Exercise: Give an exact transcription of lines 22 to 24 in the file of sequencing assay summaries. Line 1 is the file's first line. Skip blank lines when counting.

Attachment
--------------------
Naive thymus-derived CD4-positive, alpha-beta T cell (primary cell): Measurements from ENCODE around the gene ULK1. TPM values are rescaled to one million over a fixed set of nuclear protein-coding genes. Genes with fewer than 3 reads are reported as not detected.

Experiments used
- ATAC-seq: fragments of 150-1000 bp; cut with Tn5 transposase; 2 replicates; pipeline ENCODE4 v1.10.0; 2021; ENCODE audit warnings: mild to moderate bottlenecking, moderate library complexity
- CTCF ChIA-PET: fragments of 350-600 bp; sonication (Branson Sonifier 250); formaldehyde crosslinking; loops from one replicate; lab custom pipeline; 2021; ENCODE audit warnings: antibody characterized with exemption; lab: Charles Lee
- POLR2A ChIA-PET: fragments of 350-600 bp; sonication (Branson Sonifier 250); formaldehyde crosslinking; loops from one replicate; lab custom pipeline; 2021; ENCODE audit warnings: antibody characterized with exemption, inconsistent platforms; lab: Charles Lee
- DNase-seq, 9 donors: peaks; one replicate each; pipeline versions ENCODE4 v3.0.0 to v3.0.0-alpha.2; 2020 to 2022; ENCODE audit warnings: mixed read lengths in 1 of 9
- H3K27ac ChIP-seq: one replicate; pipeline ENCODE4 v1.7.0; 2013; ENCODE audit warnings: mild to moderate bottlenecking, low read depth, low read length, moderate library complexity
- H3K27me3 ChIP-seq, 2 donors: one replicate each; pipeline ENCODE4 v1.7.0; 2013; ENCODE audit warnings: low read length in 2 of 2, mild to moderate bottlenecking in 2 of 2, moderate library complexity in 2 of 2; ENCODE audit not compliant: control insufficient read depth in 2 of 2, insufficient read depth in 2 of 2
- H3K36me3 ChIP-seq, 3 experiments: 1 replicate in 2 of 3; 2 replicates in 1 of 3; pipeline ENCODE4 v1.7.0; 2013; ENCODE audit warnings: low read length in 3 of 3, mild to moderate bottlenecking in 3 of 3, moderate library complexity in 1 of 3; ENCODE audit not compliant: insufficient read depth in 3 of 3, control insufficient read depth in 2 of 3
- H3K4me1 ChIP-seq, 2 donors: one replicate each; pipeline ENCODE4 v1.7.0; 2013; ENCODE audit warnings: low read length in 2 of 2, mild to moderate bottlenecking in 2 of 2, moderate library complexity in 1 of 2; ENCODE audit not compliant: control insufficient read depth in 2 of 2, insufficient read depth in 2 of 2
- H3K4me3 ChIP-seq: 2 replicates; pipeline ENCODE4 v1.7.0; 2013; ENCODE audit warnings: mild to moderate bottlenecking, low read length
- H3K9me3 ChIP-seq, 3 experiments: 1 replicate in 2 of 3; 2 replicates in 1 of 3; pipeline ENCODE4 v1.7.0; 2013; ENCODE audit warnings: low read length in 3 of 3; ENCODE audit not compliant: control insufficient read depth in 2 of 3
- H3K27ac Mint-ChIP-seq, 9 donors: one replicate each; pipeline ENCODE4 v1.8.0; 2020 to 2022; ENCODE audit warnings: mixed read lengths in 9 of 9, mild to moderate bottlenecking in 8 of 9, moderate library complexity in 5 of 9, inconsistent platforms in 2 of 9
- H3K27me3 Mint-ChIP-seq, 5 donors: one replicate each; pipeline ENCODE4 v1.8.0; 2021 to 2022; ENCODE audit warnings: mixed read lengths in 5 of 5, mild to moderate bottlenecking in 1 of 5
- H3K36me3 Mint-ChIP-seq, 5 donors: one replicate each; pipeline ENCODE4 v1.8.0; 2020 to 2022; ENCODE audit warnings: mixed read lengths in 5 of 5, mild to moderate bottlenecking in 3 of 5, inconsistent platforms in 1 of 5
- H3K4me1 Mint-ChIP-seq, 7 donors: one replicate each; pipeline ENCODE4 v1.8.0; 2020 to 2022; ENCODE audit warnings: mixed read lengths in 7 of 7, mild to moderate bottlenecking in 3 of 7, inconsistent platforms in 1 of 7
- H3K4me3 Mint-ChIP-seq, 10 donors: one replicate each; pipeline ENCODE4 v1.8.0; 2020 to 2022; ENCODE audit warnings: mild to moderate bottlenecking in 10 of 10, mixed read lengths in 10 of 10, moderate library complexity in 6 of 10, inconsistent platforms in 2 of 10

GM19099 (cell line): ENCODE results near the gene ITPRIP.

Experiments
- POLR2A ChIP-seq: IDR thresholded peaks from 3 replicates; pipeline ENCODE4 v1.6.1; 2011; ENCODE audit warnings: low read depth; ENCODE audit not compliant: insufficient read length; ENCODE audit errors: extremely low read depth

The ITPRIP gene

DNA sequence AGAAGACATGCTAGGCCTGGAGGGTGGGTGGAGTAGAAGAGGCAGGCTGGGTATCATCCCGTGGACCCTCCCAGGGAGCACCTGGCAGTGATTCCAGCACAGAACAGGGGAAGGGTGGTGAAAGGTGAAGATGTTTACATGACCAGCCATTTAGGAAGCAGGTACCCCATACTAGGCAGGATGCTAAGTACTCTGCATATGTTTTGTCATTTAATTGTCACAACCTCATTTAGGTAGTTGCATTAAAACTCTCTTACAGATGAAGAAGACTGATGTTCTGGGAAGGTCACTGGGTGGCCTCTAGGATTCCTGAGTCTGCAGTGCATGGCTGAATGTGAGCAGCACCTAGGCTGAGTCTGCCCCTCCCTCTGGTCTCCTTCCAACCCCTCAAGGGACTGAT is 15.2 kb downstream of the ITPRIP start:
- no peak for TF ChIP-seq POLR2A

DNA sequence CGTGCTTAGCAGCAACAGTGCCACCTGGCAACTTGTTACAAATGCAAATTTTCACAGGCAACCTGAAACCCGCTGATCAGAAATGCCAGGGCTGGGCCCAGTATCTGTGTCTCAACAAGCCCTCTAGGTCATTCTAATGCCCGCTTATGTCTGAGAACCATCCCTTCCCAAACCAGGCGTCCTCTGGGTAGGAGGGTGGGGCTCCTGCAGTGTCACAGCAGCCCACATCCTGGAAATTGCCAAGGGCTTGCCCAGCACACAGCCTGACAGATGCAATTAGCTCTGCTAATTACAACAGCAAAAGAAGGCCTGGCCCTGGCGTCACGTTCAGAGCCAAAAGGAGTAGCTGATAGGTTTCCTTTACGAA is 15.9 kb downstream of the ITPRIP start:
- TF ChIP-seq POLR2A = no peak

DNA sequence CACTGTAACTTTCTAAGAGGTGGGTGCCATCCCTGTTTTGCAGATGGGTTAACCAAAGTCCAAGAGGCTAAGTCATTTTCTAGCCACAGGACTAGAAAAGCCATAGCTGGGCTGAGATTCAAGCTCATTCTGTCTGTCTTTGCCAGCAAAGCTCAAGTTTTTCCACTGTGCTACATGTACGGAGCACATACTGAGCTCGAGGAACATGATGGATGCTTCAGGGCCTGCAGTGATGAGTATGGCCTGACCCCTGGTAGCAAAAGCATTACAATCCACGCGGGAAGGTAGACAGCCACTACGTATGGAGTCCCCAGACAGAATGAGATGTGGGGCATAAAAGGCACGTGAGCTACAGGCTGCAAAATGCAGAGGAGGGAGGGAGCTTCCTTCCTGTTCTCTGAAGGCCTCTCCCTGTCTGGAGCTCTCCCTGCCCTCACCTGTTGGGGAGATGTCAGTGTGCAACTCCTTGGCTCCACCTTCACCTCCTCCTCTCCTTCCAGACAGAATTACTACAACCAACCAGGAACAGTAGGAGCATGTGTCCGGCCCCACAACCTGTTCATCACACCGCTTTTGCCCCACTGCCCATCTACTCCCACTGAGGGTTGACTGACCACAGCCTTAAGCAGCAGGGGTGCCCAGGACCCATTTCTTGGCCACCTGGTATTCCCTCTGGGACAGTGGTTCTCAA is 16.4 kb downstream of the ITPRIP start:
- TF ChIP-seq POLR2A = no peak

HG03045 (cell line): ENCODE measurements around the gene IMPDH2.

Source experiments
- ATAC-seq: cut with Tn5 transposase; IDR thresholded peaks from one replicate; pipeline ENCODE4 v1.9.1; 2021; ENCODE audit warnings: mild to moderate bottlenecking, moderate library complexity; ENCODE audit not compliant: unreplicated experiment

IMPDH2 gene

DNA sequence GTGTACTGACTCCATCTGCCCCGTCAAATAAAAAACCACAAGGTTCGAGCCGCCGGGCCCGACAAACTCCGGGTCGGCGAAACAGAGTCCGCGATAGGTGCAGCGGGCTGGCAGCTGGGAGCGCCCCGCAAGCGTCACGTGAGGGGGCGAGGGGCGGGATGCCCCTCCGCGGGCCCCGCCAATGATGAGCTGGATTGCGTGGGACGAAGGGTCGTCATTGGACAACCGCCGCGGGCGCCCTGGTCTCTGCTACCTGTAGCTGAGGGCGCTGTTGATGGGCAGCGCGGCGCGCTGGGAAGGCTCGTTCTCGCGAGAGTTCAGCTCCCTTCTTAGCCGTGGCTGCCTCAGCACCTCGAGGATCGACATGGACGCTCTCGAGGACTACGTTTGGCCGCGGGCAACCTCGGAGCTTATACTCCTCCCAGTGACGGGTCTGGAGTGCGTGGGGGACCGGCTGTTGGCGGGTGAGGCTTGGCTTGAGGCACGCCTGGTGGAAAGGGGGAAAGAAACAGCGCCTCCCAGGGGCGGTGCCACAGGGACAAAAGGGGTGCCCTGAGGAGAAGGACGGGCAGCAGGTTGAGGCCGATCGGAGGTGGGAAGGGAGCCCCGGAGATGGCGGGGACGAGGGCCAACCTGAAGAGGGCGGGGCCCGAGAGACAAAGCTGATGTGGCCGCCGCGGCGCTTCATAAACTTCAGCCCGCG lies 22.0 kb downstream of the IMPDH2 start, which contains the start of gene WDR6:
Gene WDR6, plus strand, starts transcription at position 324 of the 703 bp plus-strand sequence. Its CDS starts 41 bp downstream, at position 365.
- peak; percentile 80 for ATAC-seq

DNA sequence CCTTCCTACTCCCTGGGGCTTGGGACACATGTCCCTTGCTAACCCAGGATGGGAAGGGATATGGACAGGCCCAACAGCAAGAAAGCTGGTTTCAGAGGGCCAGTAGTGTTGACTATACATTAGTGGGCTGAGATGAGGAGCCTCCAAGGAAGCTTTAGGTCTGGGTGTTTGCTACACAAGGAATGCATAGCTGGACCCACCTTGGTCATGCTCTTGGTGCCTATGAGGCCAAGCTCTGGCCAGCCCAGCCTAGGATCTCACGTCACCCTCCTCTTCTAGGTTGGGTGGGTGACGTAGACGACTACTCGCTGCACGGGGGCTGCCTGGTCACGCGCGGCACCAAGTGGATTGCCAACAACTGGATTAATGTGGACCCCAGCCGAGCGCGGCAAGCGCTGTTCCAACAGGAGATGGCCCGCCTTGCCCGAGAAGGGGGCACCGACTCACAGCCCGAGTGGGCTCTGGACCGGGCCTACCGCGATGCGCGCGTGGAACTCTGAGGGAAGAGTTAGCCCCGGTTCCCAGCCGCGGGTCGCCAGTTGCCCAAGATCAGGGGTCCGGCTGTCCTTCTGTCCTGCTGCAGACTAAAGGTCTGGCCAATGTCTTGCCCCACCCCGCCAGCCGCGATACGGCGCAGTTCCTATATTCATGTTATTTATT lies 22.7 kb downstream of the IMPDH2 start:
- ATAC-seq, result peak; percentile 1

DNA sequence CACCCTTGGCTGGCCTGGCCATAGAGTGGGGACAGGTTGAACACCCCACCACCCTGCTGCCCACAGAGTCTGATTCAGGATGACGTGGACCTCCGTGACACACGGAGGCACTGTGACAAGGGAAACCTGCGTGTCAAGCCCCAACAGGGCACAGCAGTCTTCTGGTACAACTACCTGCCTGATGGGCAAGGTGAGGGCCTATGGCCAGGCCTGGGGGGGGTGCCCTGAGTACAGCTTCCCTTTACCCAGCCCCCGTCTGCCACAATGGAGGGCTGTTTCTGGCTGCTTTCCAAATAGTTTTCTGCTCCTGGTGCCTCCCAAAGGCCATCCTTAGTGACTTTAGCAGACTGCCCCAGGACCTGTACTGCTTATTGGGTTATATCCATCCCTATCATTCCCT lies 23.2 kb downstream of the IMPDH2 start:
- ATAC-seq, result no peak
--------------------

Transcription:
DNA sequence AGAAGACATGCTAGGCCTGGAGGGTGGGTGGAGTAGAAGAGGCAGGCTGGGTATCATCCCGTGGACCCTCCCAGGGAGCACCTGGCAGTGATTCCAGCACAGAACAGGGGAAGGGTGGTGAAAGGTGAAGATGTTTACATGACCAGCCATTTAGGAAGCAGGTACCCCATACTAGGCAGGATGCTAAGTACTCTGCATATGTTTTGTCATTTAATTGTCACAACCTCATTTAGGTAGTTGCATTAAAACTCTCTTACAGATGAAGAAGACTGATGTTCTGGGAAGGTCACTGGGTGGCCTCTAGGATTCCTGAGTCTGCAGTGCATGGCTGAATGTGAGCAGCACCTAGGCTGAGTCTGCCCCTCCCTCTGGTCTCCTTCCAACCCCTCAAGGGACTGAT is 15.2 kb downstream of the ITPRIP start:
- no peak for TF ChIP-seq POLR2A

DNA sequence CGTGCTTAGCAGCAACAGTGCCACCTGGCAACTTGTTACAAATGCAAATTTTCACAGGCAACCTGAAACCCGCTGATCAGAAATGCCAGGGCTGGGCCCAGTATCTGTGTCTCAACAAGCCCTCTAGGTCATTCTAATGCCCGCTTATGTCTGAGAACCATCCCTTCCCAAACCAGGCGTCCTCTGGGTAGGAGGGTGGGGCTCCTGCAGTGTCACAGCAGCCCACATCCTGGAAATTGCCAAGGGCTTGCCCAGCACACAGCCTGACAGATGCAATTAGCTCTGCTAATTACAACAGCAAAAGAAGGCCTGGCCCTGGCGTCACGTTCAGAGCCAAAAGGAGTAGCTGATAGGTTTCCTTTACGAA is 15.9 kb downstream of the ITPRIP start: